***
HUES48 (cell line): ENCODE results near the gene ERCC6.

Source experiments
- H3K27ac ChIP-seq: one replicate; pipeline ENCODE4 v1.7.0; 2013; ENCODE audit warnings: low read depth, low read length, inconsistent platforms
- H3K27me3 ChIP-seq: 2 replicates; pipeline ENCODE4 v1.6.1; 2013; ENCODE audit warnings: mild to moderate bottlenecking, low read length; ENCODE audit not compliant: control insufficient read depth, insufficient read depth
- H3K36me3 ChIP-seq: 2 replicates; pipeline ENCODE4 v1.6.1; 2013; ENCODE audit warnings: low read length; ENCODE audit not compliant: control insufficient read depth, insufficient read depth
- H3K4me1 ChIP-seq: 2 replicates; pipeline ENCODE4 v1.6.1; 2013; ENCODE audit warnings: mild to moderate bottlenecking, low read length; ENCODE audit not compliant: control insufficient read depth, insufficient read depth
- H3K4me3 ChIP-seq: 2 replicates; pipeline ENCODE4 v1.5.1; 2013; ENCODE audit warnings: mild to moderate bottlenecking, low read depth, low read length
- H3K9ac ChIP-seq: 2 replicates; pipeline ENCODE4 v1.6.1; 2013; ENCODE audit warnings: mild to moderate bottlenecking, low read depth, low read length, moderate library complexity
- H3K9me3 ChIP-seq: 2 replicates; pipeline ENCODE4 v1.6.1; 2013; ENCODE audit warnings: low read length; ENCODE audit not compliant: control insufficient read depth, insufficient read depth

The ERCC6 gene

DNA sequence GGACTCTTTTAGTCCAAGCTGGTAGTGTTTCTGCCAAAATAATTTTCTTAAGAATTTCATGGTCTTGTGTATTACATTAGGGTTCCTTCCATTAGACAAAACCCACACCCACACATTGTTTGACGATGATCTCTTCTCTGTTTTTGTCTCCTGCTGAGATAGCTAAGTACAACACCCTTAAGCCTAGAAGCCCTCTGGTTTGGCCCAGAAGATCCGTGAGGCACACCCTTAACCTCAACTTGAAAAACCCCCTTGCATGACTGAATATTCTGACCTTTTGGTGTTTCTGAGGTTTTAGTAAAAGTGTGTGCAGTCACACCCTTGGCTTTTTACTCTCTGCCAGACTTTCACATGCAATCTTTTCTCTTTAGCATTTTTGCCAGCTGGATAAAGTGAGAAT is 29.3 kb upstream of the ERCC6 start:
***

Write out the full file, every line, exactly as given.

HUES48 (cell line): ENCODE results near the gene ERCC6.

Source experiments
- H3K27ac ChIP-seq: one replicate; pipeline ENCODE4 v1.7.0; 2013; ENCODE audit warnings: low read depth, low read length, inconsistent platforms
- H3K27me3 ChIP-seq: 2 replicates; pipeline ENCODE4 v1.6.1; 2013; ENCODE audit warnings: mild to moderate bottlenecking, low read length; ENCODE audit not compliant: control insufficient read depth, insufficient read depth
- H3K36me3 ChIP-seq: 2 replicates; pipeline ENCODE4 v1.6.1; 2013; ENCODE audit warnings: low read length; ENCODE audit not compliant: control insufficient read depth, insufficient read depth
- H3K4me1 ChIP-seq: 2 replicates; pipeline ENCODE4 v1.6.1; 2013; ENCODE audit warnings: mild to moderate bottlenecking, low read length; ENCODE audit not compliant: control insufficient read depth, insufficient read depth
- H3K4me3 ChIP-seq: 2 replicates; pipeline ENCODE4 v1.5.1; 2013; ENCODE audit warnings: mild to moderate bottlenecking, low read depth, low read length
- H3K9ac ChIP-seq: 2 replicates; pipeline ENCODE4 v1.6.1; 2013; ENCODE audit warnings: mild to moderate bottlenecking, low read depth, low read length, moderate library complexity
- H3K9me3 ChIP-seq: 2 replicates; pipeline ENCODE4 v1.6.1; 2013; ENCODE audit warnings: low read length; ENCODE audit not compliant: control insufficient read depth, insufficient read depth

The ERCC6 gene

DNA sequence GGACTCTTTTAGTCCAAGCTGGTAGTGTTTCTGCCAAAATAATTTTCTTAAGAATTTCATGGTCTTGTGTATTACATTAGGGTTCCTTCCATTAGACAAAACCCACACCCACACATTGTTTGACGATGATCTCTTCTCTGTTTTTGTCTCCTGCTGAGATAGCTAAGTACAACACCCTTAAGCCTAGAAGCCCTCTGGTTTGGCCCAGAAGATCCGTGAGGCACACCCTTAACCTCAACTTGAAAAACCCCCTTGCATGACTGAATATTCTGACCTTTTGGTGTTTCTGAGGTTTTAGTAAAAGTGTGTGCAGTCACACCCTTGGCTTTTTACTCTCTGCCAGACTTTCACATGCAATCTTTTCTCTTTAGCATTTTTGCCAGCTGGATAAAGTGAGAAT is 29.3 kb upstream of the ERCC6 start: